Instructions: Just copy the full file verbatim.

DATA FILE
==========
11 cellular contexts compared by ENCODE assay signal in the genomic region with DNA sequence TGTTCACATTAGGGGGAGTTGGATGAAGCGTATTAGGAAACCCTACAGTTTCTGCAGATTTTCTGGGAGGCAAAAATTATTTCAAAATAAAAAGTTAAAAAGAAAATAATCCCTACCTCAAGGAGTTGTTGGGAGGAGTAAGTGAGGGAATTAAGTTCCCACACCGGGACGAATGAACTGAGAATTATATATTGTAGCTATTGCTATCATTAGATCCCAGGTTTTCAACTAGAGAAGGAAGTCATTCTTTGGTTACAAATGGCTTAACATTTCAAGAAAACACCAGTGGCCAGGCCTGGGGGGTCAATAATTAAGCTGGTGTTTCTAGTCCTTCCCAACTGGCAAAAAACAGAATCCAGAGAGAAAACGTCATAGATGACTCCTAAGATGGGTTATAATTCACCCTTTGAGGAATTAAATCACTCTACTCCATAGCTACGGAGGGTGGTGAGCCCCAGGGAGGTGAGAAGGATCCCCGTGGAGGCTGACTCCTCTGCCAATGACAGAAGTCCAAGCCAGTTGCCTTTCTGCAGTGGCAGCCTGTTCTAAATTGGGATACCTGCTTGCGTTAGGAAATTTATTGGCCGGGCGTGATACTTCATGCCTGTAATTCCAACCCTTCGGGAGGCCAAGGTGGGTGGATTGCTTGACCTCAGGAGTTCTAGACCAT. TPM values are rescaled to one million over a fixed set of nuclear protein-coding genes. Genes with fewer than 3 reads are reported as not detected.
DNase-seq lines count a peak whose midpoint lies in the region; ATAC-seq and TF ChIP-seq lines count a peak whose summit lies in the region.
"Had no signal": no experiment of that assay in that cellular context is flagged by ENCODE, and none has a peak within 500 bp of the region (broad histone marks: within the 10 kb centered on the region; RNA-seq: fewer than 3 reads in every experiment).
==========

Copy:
11 cellular contexts compared by ENCODE assay signal in the genomic region with DNA sequence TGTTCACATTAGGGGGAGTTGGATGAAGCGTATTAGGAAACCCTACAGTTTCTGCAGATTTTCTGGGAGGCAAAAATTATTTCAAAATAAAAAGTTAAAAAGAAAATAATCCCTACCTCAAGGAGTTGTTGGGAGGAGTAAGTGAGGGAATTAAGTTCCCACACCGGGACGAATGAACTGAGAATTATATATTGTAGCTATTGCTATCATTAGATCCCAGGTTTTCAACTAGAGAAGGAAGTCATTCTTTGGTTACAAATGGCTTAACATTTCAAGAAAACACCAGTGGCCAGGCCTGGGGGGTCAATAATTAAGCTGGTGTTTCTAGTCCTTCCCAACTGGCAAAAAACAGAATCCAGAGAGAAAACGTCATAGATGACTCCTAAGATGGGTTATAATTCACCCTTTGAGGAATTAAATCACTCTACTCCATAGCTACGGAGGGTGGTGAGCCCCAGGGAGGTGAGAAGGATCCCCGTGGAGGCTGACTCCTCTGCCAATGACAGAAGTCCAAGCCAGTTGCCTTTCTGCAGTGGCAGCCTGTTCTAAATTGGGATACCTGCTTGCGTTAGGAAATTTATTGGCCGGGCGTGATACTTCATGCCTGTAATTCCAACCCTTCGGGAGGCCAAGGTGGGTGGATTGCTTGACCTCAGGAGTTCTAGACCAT. TPM values are rescaled to one million over a fixed set of nuclear protein-coding genes. Genes with fewer than 3 reads are reported as not detected.
DNase-seq lines count a peak whose midpoint lies in the region; ATAC-seq and TF ChIP-seq lines count a peak whose summit lies in the region.
"Had no signal": no experiment of that assay in that cellular context is flagged by ENCODE, and none has a peak within 500 bp of the region (broad histone marks: within the 10 kb centered on the region; RNA-seq: fewer than 3 reads in every experiment).